Title

Personal agency of the therapist: A multidimensional construction of the selves of marriage and family therapists

Date of Completion

January 2006

Keywords

Health Sciences, Mental Health

Degree

Ph.D.

Abstract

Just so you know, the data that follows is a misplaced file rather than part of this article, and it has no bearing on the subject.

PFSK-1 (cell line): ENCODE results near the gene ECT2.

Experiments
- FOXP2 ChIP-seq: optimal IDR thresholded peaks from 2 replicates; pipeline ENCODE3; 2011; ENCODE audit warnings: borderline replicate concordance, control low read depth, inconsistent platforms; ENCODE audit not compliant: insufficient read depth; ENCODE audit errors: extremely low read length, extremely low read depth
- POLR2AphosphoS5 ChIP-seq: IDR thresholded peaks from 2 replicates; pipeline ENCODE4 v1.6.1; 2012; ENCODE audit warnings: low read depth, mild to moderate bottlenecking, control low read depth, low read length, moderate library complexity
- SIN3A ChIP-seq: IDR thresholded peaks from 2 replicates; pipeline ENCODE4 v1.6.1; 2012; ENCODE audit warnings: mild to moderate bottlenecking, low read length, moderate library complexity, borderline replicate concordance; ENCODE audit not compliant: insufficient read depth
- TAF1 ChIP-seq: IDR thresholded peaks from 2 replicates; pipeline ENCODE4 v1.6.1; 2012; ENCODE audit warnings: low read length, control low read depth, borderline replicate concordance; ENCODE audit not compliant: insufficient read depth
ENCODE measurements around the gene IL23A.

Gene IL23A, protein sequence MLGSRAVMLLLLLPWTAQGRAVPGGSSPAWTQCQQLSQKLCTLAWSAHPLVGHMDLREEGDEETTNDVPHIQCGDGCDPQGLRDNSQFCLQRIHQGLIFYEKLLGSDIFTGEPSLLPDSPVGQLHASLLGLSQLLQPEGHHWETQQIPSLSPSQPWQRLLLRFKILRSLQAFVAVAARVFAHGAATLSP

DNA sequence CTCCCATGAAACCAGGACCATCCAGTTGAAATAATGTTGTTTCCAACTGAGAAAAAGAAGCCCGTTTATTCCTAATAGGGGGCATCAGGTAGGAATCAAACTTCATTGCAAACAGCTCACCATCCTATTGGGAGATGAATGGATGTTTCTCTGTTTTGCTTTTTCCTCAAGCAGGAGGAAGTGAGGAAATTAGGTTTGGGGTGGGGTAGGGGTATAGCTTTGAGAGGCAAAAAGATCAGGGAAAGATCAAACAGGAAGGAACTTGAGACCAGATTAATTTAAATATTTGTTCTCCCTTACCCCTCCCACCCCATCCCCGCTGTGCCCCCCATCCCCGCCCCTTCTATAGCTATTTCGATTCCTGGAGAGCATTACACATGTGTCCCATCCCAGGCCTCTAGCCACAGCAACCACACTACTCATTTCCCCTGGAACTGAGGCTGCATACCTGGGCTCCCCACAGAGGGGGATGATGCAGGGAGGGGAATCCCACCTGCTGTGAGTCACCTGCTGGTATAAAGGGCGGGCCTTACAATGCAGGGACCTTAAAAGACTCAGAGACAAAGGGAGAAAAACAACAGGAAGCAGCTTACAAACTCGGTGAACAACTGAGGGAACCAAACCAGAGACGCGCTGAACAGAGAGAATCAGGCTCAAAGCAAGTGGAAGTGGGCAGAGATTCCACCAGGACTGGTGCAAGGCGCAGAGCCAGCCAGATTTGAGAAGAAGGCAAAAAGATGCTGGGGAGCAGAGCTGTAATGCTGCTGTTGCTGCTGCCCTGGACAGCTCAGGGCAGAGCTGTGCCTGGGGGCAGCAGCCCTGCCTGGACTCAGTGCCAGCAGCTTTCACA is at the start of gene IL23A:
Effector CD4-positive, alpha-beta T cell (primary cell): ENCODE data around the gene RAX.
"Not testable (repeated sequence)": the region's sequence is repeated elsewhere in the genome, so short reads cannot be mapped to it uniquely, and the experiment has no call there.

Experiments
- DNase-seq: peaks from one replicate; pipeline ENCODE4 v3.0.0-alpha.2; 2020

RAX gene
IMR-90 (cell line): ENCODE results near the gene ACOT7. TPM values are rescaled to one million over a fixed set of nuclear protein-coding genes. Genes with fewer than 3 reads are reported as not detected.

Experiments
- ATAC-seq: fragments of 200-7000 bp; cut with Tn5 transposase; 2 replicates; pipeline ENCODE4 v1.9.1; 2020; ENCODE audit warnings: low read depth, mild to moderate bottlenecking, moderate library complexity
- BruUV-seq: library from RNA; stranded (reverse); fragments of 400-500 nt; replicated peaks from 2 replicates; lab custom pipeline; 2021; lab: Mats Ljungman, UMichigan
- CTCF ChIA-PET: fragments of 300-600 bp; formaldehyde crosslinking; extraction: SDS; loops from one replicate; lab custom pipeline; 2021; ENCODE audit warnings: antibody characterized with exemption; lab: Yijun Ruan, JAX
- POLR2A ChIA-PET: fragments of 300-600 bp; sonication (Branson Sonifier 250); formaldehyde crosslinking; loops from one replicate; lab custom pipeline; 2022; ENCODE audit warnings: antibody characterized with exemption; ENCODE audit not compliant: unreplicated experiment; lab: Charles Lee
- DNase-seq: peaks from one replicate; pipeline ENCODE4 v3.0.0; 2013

This dissertation describes 2 studies of Therapist Personal Agency among Marriage and Family Therapy (MFT) trainees. Using Social Cognitive Theory as a base, a theoretical model of Therapist Personal Agency was constructed, combining the influences of Therapist Self-Efficacy, relationships in the families of origin and creation, therapist development, supervisory relationship, peer relationships, client relationship, and psychological state. Study 1 tested this model through an online survey of MFT trainees across the United States and Canada. Analysis of several structural equation models revealed that all proposed factors, except peer relationships, were significant aspects of Therapist Personal Agency. An exploratory factor analysis of survey items yielded a four-factor model consisting of: Therapist Development (developmental level and self-efficacy), Family of Origin intimacy and fusion, Supervisory Support/Anxiety (supervisory relationship and psychological state) and Client Relationship. Study 1 also tested the supposition that Therapist Self-Efficacy would be the most important part of Therapist Personal Agency. This supposition was not supported. Instead, Training Environment variables and the Supervisory Support/Anxiety factor were shown to have the highest regression weights. Study 2 tested whether Therapist Personal Agency significantly affected therapist performance as reported by supervisors and clients, and whether Therapist Personal Agency was a better predictor of performance than Therapist Self-Efficacy. Supervisors reported on intervention skills and supervisory working alliance, while clients reported on working alliance and impressions of therapists' personality and professionalism. Data was collected via pen and paper surveys from therapists (and their clients and supervisors) training at several programs in southern New England and from some participants from Study 1. Reliable analysis was impossible, however, due to a very poor return rate. Limitations to these studies included a small sample size (125 for Study 1, 19 for Study 2) and homogeneity within the samples. Trainers and supervisors of MFTs are encouraged to be attentive to the factors of personal agency, and future research is recommended in order to more accurately study the relationship between Therapist Personal Agency and performance. As the factors and correlates of Therapist Personal Agency and performance are discovered, the gaps between training, self of the therapist, and performance may be bridged. ^